Areas in Areas of Havana. Havana has 5 differentiated areas where you can stay: Old Havana, Havana Center, Vedado, Nuevo Vedado and Miramar.
Old Havana is the area where we can find the greatest Spanish colonial influence. In it we can see many buildings of the sixteenth and seventeenth centuries.
Among its squares include the Plaza de Armas, Plaza Vieja, Plaza de la Catedral and Plaza de San Francisco.
And we can not forget the Obispo street, where you can enjoy, in its many restaurants and live music bars while you drink a mojito, a daiquiri or a piña colada among others, or enjoy such emblematic places as Floridita or the Bodeguita del Medio.
Many of its colonial houses conform to typical Spanish architecture: large wooden doors, single-storey houses with an open central courtyard. An example of this architecture would be the restaurant La Mina in the Plaza de Armas or the Patio in the Plaza de la Catedral.
In 1994, the Habaguanex State Agency was created, a non-profit-making company.
Many state restaurants and services related to Old Havana belong to this agency that are in charge of generating foreign currency through tourism and reinvesting them in the conservation and restoration of community projects.
Havana Center, in its day, was the most elegant part of Havana and its main streets were San Rafael and Neptuno, which were the most commercial streets of Havana.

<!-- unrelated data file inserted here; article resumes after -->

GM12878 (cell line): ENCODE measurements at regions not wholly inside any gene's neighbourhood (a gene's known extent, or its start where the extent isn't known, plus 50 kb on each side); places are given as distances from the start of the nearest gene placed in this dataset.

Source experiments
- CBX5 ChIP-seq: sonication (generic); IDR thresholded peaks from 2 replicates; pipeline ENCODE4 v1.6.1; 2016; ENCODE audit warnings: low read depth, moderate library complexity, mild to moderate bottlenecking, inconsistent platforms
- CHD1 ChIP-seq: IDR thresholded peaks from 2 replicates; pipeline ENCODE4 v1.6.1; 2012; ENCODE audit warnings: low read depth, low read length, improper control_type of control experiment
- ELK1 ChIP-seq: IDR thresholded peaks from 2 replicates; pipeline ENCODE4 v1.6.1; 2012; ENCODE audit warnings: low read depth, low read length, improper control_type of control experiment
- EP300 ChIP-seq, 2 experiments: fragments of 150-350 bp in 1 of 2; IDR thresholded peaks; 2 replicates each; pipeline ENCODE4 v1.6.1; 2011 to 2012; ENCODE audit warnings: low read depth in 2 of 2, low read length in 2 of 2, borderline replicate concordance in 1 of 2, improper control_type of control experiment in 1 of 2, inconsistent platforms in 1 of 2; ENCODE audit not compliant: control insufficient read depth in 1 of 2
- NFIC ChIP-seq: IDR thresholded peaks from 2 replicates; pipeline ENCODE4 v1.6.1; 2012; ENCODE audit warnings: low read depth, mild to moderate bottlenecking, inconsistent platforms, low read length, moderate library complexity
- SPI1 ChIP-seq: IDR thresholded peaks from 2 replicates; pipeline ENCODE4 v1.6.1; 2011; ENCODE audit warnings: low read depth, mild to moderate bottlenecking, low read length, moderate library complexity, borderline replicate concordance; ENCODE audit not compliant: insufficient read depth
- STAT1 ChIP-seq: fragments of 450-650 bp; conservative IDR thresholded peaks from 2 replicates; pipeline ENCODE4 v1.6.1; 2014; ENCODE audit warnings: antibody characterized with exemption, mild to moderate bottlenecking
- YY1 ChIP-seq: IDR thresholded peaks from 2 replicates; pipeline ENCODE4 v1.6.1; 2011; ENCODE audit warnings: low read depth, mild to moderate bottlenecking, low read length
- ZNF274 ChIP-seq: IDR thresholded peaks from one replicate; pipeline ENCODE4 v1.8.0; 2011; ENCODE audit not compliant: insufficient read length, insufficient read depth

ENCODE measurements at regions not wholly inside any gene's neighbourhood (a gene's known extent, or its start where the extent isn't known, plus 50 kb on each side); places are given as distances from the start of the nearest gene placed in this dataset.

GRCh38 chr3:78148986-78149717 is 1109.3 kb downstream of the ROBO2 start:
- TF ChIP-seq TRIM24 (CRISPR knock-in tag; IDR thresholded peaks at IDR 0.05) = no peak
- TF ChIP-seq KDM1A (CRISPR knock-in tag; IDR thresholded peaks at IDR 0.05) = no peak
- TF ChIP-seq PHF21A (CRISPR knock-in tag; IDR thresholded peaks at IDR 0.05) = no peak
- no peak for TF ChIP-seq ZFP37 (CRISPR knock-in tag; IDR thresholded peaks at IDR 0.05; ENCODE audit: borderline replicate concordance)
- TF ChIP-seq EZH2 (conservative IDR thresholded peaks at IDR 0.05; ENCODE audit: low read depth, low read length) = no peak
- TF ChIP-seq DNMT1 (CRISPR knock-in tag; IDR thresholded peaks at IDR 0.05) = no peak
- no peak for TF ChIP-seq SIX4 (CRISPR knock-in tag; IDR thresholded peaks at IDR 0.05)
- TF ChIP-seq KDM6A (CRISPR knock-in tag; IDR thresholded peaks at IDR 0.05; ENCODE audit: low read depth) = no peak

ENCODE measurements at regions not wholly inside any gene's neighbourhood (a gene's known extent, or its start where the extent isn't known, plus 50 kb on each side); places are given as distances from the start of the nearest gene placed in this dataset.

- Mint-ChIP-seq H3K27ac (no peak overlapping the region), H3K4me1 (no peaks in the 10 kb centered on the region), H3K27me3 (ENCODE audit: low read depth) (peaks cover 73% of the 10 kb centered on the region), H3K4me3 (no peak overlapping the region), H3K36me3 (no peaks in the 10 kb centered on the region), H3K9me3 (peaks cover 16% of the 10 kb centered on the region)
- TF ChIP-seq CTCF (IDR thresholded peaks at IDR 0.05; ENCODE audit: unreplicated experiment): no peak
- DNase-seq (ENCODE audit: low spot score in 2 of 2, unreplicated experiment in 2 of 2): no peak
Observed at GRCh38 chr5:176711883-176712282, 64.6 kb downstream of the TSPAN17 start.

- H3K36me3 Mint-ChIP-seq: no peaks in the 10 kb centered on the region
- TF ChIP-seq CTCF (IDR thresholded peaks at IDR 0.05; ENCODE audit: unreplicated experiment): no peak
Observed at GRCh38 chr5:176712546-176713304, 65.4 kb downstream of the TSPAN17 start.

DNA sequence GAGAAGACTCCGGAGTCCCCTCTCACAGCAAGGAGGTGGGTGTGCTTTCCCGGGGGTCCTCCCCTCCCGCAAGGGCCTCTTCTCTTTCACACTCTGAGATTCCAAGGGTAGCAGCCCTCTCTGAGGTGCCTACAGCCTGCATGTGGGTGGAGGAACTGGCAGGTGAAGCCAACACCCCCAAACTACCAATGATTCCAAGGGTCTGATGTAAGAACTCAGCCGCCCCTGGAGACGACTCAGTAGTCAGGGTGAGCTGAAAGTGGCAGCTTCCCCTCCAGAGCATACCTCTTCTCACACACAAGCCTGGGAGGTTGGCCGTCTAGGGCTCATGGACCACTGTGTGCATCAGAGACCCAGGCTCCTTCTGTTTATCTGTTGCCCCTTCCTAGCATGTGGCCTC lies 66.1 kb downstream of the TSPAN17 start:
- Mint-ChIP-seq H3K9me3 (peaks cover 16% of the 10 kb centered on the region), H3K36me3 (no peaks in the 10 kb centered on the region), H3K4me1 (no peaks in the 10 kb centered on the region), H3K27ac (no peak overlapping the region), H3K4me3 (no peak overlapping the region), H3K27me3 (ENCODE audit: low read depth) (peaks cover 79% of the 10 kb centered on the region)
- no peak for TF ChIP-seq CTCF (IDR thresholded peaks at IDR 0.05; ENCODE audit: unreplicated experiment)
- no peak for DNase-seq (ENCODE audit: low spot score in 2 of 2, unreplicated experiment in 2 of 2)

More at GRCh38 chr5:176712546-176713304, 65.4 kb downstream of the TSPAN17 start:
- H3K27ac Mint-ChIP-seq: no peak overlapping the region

Old Havana and Centro Habana are divided by Paseo del Prado. A long walk that starts at the boardwalk and ends at the Capitol.
This boulevard competed in time with the boulevards of European cities such as Madrid or Paris.
Centro Habana is not as popular as Old Havana or possesses its heritage, so that not so many resources are allocated for its conservation.
Many buildings are in a very sorry state of conservation and their inhabitants suffer frequent power cuts, some houses live if water.
That does not mean that this area has its charm and, although to a lesser extent, it also has very attractive monuments and areas to visit such as the Capitol, the Chinatown, the Boulevard San Rafael or the Alley of Hamel.
Vedado happens to be one of the modern neighborhoods of Havana. It was built when the American influence was in full swing on the island.
Its greatest splendor took place in the 1920s and 1930s.
Given the proximity of the island to its shores, they flocked to Ferry from Miami. Here you could consume alcohol while in the United States the dry law was applied.
In Batista’s time, the American mafia invested large amounts of money in Vedado, exploiting the tourist industry based on alcohol, gambling and prostitution.
The influence of the mafia was associated with hotels such as the Capri, the Hotel Nacional or the Riviera.
During this period, some of the most emblematic buildings in the area were built, such as the University of Havana or the Hotel Nacional.
Other areas to visit would be the famous Rampa de la Havana, near which are the Hotel Habana Libre or the famous Coppelia ice cream shop.
In the residential area of Miramar you can see the American influence. It was designed like the American garden cities.
The white millionaires who lived in this neighborhood were the first to leave Cuba after the triumph of the Revolution.
In this area most of the embassies and the most modern hotels in Havana are concentrated.
Here we can find many areas where foreign workers are accommodated, and many services have been developed to meet their needs, such as, 2 private hospitals for foreigners, international schools and a large supermarket on the corner of 70 with 3rd.
Here we can find a model of Havana at a scale of 1: 1000 that is not yet complete and that occupies more than 1,500 square feet. You can see this model in the Center for the Integral Development of the City.
When you are going to build a new building, first insert it into the model to see the impact it will have.